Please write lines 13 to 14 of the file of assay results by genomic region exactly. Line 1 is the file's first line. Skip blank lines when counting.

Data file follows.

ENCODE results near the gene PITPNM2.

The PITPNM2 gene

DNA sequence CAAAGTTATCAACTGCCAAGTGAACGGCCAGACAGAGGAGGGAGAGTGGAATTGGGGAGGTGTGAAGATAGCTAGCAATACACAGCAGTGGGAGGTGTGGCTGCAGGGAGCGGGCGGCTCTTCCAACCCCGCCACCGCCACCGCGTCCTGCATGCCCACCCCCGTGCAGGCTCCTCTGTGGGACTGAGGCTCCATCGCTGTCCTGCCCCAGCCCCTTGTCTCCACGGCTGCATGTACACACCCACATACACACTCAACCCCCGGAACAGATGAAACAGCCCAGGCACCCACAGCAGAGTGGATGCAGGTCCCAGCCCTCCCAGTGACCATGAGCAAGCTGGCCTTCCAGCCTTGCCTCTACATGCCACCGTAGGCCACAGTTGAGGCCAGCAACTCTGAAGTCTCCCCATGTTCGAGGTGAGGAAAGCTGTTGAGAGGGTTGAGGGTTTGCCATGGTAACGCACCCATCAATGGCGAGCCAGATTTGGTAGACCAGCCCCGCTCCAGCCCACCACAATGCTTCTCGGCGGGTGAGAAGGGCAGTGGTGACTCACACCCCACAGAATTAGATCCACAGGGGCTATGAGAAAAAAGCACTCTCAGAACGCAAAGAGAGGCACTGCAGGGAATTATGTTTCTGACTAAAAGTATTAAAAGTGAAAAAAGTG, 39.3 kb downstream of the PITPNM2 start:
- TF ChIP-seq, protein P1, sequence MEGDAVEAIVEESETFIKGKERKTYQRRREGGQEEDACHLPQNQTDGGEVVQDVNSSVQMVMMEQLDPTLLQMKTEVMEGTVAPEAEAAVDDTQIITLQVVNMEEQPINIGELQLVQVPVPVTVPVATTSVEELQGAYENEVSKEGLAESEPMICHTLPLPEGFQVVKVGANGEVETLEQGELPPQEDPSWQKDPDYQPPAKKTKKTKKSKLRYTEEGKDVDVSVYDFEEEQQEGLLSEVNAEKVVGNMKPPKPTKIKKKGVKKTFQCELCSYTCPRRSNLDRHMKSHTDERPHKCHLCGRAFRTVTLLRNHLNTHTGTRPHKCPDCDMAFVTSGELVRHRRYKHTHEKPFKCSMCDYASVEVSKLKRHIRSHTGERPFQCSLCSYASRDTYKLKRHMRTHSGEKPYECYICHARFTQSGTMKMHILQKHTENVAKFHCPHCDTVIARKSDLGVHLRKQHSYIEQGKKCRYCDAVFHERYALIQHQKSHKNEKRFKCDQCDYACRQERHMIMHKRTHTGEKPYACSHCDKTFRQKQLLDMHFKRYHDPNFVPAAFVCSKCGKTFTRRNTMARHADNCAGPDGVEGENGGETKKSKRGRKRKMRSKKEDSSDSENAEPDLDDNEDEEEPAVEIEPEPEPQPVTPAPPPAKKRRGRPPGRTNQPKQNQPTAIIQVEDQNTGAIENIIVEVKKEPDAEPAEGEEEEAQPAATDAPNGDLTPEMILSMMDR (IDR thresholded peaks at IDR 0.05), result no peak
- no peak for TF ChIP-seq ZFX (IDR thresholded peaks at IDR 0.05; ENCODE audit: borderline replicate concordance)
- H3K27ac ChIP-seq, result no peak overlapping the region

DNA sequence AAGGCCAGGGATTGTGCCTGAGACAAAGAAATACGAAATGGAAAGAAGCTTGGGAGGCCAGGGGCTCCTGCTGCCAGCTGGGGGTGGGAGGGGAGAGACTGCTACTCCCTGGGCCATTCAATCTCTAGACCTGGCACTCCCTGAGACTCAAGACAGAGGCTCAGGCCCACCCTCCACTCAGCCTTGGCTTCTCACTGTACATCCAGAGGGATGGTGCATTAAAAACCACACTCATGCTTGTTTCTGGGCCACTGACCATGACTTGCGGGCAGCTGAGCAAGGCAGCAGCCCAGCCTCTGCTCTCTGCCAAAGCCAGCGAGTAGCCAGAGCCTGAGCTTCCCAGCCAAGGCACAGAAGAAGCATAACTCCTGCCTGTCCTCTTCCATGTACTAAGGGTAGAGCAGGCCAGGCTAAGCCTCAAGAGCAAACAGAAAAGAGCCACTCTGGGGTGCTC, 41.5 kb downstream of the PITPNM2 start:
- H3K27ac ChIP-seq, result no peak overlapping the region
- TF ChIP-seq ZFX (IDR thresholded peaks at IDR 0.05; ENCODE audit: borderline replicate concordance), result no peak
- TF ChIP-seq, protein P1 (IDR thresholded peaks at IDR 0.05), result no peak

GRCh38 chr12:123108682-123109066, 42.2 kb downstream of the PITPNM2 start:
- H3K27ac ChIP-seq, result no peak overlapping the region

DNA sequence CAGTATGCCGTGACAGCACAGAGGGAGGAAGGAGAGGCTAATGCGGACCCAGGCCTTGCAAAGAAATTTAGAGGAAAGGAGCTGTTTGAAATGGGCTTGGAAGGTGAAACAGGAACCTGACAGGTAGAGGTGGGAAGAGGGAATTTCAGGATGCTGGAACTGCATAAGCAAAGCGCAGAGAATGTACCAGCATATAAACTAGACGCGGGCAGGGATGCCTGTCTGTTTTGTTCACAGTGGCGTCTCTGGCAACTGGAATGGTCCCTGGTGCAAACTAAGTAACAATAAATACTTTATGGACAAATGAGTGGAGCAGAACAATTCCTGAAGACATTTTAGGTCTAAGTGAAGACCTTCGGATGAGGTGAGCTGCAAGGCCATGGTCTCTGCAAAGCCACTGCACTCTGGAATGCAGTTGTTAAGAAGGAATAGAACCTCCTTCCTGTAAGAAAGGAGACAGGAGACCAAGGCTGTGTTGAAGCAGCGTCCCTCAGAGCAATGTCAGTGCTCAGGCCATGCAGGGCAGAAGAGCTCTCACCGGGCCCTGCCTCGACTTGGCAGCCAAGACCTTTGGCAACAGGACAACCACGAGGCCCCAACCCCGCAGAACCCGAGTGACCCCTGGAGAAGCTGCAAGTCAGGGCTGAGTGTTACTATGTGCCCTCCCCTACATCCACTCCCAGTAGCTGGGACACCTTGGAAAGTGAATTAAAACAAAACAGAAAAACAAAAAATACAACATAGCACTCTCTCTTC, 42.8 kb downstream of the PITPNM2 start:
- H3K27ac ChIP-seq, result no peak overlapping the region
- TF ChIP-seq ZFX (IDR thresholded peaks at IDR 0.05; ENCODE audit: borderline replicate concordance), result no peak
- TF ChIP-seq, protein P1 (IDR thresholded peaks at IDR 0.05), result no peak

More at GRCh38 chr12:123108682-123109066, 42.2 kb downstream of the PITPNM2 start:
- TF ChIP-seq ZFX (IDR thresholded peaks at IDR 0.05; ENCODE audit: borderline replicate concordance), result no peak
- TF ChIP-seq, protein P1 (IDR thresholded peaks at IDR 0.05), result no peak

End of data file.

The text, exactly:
DNA sequence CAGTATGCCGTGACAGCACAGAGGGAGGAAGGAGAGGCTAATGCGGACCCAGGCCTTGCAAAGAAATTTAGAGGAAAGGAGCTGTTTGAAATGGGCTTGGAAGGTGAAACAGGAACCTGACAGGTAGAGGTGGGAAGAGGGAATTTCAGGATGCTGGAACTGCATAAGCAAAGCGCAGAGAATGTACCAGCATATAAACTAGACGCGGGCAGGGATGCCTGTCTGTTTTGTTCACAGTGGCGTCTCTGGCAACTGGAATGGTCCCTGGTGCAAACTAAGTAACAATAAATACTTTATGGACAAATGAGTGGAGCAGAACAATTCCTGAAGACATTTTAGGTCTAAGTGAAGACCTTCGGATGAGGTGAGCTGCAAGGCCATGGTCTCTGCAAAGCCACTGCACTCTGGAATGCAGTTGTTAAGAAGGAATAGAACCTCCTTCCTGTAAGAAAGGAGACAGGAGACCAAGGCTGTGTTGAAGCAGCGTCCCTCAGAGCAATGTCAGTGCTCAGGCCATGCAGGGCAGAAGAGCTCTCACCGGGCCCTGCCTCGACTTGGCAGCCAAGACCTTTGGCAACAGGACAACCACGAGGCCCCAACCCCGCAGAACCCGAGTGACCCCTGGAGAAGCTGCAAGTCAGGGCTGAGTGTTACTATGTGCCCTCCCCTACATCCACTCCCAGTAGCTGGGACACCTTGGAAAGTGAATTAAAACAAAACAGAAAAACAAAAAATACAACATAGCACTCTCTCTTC, 42.8 kb downstream of the PITPNM2 start:
- H3K27ac ChIP-seq, result no peak overlapping the region